October 10th, 2007
By Matthew Hathaway ST. LOUIS POST-DISPATCH 10/05/2007 COFFMAN, Mo. —
When Hank Johnson first proposed building a creole village of vacation homes on the grapevine-covered hills of his Chaumette Winery, one might have suspected he was drinking a little too much of his own vintage.
After all, this stretch of southern Ste. Genevieve County doesn’t have any of the tourist trappings of outstate Missouri’s biggest destinations. There are no resort lakes, outlet malls or country-western theaters. The nearest town of any size is Farmington, and that’s 14 miles away. But there is wine. And money.
The five vineyards near Coffman represent one of Missouri’s fastest-growing areas for wine production. They’re being watched closely by much of the Missouri wine industry, largely because of the deep pockets of the vineyard owners here.
Two of the wineries are owned by former corporate executives like Johnson, 64, a retired vice president of the Daniel and Henry Co, an insurance brokerage.
The biggest operation — Crown Valley Winery — is the pet project of Joe H. Scott Sr., a wealthy developer of resort hotels and time-share properties who also owns about 2 million square feet of office, retail and warehouse space in the St. Louis area.
Johnson’s plan is to build a wine-loving community in a mock French colonial town inspired by the historic homes of Ste. Genevieve, Missouri’s oldest city. There’s no evidence that the French settlers ever made their own wine, but that anachronism is easy to overlook with a glass in hand.
The Villages at Chaumette might be a pastiche of the 18th century, but the business plan is rooted in a trend of the 21st — the growing appetite for wine, and for what some marketers call “the wine lifestyle.” It’s a term that has been used to hawk everything from ergonomically correct corkscrews to magazine subscriptions and, lately, to sell land.
Last month, the New York Times highlighted the phenomenon of high-end homes being built in vineyards elsewhere in the country, often on winery-owned land, and described the trend as an adaptation of those leisure communities that long have built around golf resorts and ski lodges.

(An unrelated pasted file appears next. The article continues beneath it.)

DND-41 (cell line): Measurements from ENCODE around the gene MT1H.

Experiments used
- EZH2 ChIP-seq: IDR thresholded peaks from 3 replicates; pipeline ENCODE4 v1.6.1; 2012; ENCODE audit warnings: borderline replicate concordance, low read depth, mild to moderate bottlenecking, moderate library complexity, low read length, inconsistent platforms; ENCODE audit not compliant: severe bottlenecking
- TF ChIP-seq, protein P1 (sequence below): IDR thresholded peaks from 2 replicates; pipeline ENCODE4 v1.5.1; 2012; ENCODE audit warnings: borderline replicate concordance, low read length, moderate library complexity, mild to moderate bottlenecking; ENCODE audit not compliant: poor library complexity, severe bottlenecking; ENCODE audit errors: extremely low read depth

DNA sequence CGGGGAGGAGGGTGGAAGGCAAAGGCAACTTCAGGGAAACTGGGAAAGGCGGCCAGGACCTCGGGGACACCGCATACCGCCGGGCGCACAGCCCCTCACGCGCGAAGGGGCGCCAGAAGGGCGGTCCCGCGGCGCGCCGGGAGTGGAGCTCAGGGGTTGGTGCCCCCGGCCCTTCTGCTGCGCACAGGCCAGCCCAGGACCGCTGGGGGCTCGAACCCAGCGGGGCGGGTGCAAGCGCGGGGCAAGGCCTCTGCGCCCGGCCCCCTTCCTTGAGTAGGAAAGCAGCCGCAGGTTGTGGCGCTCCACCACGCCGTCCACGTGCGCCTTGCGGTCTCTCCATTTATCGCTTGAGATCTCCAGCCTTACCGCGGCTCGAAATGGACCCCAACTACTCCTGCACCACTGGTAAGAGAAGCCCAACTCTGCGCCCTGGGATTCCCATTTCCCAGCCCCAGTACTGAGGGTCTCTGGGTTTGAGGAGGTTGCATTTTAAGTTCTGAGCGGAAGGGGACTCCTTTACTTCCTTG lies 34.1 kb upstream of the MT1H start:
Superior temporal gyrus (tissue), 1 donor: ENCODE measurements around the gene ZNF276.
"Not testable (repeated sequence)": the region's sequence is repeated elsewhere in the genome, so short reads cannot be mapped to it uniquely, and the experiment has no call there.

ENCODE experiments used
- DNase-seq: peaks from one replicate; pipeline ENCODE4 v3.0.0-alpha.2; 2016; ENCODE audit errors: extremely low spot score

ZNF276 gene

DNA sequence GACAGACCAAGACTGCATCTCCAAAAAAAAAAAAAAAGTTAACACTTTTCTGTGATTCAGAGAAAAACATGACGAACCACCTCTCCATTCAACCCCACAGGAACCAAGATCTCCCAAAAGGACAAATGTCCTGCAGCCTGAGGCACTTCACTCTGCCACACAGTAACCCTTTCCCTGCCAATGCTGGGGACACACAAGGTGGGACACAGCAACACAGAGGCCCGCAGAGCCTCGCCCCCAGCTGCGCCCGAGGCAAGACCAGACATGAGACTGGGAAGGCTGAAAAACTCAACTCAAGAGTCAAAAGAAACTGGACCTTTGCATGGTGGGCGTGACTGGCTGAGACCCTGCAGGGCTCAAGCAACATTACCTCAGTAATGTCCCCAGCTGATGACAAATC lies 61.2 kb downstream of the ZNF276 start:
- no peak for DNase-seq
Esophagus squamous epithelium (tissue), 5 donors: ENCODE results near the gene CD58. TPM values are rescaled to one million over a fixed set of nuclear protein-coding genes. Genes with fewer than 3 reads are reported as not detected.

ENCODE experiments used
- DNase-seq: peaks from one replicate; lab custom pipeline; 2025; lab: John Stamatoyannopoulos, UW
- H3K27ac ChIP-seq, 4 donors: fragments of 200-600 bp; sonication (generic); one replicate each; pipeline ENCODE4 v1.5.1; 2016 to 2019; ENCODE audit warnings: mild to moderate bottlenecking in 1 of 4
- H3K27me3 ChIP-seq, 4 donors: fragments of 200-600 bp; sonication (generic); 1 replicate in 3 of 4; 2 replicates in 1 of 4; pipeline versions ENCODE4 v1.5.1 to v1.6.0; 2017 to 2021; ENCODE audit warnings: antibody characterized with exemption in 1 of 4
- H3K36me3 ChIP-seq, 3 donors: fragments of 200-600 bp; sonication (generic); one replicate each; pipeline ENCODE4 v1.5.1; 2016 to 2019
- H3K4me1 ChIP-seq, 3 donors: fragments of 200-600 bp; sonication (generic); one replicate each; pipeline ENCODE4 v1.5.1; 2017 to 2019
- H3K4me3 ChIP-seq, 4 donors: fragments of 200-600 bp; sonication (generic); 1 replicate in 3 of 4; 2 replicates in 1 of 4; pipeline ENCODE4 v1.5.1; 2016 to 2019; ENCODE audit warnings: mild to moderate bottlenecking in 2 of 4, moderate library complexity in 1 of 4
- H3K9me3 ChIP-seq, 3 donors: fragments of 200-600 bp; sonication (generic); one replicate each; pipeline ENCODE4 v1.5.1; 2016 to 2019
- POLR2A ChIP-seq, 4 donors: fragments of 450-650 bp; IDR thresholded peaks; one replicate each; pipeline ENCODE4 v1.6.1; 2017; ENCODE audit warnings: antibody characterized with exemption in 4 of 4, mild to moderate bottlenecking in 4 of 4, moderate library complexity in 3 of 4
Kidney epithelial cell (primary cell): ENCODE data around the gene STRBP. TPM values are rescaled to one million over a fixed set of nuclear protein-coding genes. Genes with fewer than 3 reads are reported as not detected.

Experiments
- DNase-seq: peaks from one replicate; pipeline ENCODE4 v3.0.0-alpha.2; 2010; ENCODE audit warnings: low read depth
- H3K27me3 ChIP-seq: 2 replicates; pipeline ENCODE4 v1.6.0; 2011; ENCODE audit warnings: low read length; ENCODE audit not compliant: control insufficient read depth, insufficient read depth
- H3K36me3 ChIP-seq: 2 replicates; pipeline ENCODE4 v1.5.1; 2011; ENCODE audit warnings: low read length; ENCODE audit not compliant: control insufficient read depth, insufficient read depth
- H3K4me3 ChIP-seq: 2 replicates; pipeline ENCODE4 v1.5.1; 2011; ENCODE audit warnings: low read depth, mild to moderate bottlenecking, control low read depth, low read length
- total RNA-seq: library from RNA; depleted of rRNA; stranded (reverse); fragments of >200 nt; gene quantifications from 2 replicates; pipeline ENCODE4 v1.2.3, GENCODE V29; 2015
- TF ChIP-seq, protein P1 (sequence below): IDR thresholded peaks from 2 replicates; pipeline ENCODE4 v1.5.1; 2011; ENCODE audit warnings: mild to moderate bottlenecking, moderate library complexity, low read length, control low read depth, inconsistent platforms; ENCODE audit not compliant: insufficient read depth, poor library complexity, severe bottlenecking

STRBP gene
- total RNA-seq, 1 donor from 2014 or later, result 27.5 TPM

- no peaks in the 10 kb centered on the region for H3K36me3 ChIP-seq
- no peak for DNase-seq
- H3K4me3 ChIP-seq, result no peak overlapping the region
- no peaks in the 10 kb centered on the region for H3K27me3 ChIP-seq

Developers elsewhere have broken ground on at least 10 of those wine-focused communities, which offer units that vary from tiny time-shares to sprawling mansions.
The Chaumette development might be the first project of its kind in the Midwest, but it’s not the first time Johnson has sought to broaden wineries’ sources of revenue, which might otherwise rise and fall with Missouri’s unpredictable weather.
Because of an April freeze, some eastern Missouri wineries lost between half and all of this year’s harvest, said Jim Anderson, executive director of the Grape and Wine Program of the Missouri Department of Agriculture.
To guard against a bad crop, he said, Missouri’s 72 wineries are focusing more on capturing tourist dollars that might otherwise be spent at nearby businesses.
“Wineries spur economic development, and they’re usually followed by B&Bs, restaurants and shops,” Anderson said. “For some winery people, who have both enough land and capital, the question is, why not do all of that ourselves?”
WHAT VISITORS WANT
Johnson said that, not long after he started making wine in the early 1990s, he realized that his new business was about more than what’s in the bottle. He opened a restaurant, offered tasting classes and even moved a chapel slated for demolition from Creve Coeur to the winery to bolster Chaumette’s wedding bookings. But it wasn’t enough.
“Our visitors want fine dining, smart shopping and art galleries,” Johnson said. “They want outdoor activities, a spa and, maybe most importantly for some, a place to own.”